Wanna Get Lucky is a murder mystery that is based in Las Vegas and our lead is a woman named Lucky O’Toole, who is a Public Relations Manager in a Casino in Vegas. She is essentially a workaholic, spending more time there than having any kind of life, or relationships to give her own life some kind of balance. However when a woman falls out of a helicopter at a live show, Lucky finds herself not only racing against the clock to prove that it was murder, she finds herself juggling with her normal workload, a friend who wants to be so much more and a possible turncoat in security.
It sounds like an enjoyable romp, light and a cosy mystery for middle agers – although what is the going age to be middle aged again? 30-50?- it’s a bit more intense than that. It’s a mystery, and definitely a murder, but there was so many things that just let everything down.
Our main character Lucky is a bright, spunky woman, who gets the job done and also throws her cash around when she can – always seems to be to help people who need it however – she also loves the good life, so there will be plenty of design brand names being fluttered throughout the book. Lucky has also appeared to have been burned by love before and with her best friend Theo wanting something more from her, she isn’t sure she wants to go deeper. All of this should make her an amazing character, and it does, but everything else around her just doesn’t work.
Theo is her best friend, a man who dressed in drag in the evenings, who has amazing fashion sense and is totally not gay. Lucky makes sure everyone is aware that Theo is not gay, or bisexual but the latter part is actually stated in the preview for the next novel. That part bothered me a lot, because why couldn’t Theo be bisexual? There wouldn’t have been a big issue about it, but there is no one in the whole story who isn’t straight, at least none that return to the story again and again.
Paxton Dane is another character who is from Texas, is made as a man’s man and is so boring. There is nothing about him of any real interest and although we are meant to be suspicious of him, he just feels almost stereotyped as a straight white man who is trying to get his job done, while trying to flirt with Lucky.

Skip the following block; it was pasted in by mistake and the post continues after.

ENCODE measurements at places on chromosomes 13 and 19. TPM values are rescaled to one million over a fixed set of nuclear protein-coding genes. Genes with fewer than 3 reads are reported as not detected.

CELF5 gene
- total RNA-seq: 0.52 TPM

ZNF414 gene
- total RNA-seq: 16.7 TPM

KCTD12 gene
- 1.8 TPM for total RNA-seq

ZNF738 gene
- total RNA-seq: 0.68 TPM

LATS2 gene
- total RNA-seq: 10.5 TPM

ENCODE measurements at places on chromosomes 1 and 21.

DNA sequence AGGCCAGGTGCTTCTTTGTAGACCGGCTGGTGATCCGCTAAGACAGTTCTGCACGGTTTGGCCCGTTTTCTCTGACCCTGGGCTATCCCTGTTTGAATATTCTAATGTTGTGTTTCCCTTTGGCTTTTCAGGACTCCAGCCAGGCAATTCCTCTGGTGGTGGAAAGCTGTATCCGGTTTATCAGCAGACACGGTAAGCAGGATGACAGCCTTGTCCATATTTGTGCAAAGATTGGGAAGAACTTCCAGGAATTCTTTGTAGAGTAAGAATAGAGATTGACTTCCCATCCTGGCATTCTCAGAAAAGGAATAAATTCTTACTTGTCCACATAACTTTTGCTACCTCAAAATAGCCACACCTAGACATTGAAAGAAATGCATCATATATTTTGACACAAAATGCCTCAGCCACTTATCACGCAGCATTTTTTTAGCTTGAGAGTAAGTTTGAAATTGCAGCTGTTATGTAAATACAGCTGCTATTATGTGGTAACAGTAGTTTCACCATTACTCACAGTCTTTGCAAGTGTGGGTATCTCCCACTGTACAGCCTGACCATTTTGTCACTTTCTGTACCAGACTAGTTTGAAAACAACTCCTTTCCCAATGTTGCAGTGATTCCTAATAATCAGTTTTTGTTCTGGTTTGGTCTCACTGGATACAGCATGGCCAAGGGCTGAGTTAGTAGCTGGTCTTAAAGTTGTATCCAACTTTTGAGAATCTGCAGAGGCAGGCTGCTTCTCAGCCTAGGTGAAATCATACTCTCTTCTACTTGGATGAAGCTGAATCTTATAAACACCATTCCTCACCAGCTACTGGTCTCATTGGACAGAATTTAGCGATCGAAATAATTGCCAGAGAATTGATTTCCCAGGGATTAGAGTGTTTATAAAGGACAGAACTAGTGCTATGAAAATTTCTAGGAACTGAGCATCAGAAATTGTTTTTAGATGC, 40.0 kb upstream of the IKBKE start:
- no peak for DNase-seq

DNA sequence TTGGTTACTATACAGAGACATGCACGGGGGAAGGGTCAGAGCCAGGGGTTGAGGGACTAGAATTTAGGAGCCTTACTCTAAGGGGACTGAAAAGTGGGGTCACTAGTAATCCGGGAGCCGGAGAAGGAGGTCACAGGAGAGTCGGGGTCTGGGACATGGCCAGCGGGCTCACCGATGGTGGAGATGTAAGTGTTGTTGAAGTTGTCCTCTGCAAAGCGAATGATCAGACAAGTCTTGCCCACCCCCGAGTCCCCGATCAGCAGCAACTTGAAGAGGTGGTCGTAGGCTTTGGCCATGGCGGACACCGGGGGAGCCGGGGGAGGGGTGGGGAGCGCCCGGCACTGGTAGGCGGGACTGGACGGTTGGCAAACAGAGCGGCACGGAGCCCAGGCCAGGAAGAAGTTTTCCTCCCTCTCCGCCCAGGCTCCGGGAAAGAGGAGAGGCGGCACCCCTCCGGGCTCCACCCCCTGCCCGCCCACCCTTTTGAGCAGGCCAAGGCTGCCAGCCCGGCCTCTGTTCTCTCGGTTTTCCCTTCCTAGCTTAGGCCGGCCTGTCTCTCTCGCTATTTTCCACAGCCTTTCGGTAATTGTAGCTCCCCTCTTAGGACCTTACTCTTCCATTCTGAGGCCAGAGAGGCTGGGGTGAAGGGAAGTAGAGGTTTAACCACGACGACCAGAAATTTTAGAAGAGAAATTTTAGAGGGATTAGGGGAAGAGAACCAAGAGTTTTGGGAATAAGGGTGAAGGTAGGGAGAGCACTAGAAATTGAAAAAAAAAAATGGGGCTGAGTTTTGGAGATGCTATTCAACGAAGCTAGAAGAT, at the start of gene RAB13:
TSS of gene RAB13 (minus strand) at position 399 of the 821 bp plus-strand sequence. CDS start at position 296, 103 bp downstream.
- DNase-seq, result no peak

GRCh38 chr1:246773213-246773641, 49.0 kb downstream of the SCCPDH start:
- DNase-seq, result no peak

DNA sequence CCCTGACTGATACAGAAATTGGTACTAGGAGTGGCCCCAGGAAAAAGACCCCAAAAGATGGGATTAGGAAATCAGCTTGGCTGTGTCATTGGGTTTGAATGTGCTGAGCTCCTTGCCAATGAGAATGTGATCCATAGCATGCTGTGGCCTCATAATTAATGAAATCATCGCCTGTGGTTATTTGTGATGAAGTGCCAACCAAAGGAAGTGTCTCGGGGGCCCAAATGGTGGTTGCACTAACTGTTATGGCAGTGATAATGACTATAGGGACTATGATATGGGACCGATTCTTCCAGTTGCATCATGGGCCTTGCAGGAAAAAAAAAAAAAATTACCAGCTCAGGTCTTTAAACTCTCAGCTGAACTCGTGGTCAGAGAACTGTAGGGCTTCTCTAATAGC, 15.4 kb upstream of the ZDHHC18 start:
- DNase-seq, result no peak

Over all the characters aren’t that well developed to make them really stick or feel real. Although i would love a book on Lucky’s mother Mona, I think that would be an interesting read if the author could add more depth to her characters.
Finally there was a few lines in the book that just bothered me, so here is a short list of them and where they are in the book:
Chapter Nine, page 122 – He felt warm, and hard in all the right places. – I mean it’s bad when authors write curvy in all the right places for women, also what does it mean? Hard where? Chest? Head? Bum? Characters all can have a difference of opinion in what a right place is.
Chapter Ten, page 151 – She had a beautiful figure, curvy in all the right places. – Can I show you the above ^ part. Curvy like how? How curvy is curvy, wide hips? Large breasts? Pominent bum? Does she also have toned up leg muscles like a cyclist? This just annoys me.
This part is an preview for the next book in the series called Lucky Stiff, page 326 – He’s not even bisexual. – In reference to Theo, talking to the reader in regards to how Theo might dress like a woman and act like a stereotypical gay man, but he isn’t gay or bisexual.
This novel could have been so good, and in general the idea was good, but given that everyone in the story was straight, and it doesn’t even seem like the author cares about how she makes her main character come across in that regards… it seems shady to me.
It’s a decent story, the mystery really does feel like a mystery, but it does need a lot of work to make it feel a little bit more inclusive with it’s audience.